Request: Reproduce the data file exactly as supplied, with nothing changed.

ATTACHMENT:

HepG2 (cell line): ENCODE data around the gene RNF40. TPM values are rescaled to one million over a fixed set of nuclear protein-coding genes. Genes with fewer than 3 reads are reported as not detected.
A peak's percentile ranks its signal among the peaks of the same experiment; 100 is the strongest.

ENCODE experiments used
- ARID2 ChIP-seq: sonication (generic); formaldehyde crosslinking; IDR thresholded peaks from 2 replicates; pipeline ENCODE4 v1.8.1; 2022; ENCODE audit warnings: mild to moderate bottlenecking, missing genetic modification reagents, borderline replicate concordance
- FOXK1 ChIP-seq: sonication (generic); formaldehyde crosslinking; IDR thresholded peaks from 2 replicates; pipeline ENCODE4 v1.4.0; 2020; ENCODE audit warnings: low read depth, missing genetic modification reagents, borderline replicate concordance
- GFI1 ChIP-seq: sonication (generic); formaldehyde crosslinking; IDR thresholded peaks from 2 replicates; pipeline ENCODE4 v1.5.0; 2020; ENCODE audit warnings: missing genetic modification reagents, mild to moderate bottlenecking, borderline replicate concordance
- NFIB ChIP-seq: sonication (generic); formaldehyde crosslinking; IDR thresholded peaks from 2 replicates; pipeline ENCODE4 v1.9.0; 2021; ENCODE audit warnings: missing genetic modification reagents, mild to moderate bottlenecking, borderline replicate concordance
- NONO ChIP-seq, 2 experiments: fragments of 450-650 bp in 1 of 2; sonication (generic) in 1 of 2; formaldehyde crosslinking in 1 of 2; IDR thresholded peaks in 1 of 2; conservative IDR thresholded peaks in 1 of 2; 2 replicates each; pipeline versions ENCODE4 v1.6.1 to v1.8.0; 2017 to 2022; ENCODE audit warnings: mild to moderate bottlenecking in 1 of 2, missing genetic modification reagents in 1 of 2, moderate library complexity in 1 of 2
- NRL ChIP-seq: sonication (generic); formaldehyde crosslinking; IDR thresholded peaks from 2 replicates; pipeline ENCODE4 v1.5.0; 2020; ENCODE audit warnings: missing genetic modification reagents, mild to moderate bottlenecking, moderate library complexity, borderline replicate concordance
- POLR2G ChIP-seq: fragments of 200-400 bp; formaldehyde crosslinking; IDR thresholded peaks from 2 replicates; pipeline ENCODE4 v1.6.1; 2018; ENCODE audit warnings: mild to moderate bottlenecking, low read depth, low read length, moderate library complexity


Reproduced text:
HepG2 (cell line): ENCODE data around the gene RNF40. TPM values are rescaled to one million over a fixed set of nuclear protein-coding genes. Genes with fewer than 3 reads are reported as not detected.
A peak's percentile ranks its signal among the peaks of the same experiment; 100 is the strongest.

ENCODE experiments used
- ARID2 ChIP-seq: sonication (generic); formaldehyde crosslinking; IDR thresholded peaks from 2 replicates; pipeline ENCODE4 v1.8.1; 2022; ENCODE audit warnings: mild to moderate bottlenecking, missing genetic modification reagents, borderline replicate concordance
- FOXK1 ChIP-seq: sonication (generic); formaldehyde crosslinking; IDR thresholded peaks from 2 replicates; pipeline ENCODE4 v1.4.0; 2020; ENCODE audit warnings: low read depth, missing genetic modification reagents, borderline replicate concordance
- GFI1 ChIP-seq: sonication (generic); formaldehyde crosslinking; IDR thresholded peaks from 2 replicates; pipeline ENCODE4 v1.5.0; 2020; ENCODE audit warnings: missing genetic modification reagents, mild to moderate bottlenecking, borderline replicate concordance
- NFIB ChIP-seq: sonication (generic); formaldehyde crosslinking; IDR thresholded peaks from 2 replicates; pipeline ENCODE4 v1.9.0; 2021; ENCODE audit warnings: missing genetic modification reagents, mild to moderate bottlenecking, borderline replicate concordance
- NONO ChIP-seq, 2 experiments: fragments of 450-650 bp in 1 of 2; sonication (generic) in 1 of 2; formaldehyde crosslinking in 1 of 2; IDR thresholded peaks in 1 of 2; conservative IDR thresholded peaks in 1 of 2; 2 replicates each; pipeline versions ENCODE4 v1.6.1 to v1.8.0; 2017 to 2022; ENCODE audit warnings: mild to moderate bottlenecking in 1 of 2, missing genetic modification reagents in 1 of 2, moderate library complexity in 1 of 2
- NRL ChIP-seq: sonication (generic); formaldehyde crosslinking; IDR thresholded peaks from 2 replicates; pipeline ENCODE4 v1.5.0; 2020; ENCODE audit warnings: missing genetic modification reagents, mild to moderate bottlenecking, moderate library complexity, borderline replicate concordance
- POLR2G ChIP-seq: fragments of 200-400 bp; formaldehyde crosslinking; IDR thresholded peaks from 2 replicates; pipeline ENCODE4 v1.6.1; 2018; ENCODE audit warnings: mild to moderate bottlenecking, low read depth, low read length, moderate library complexity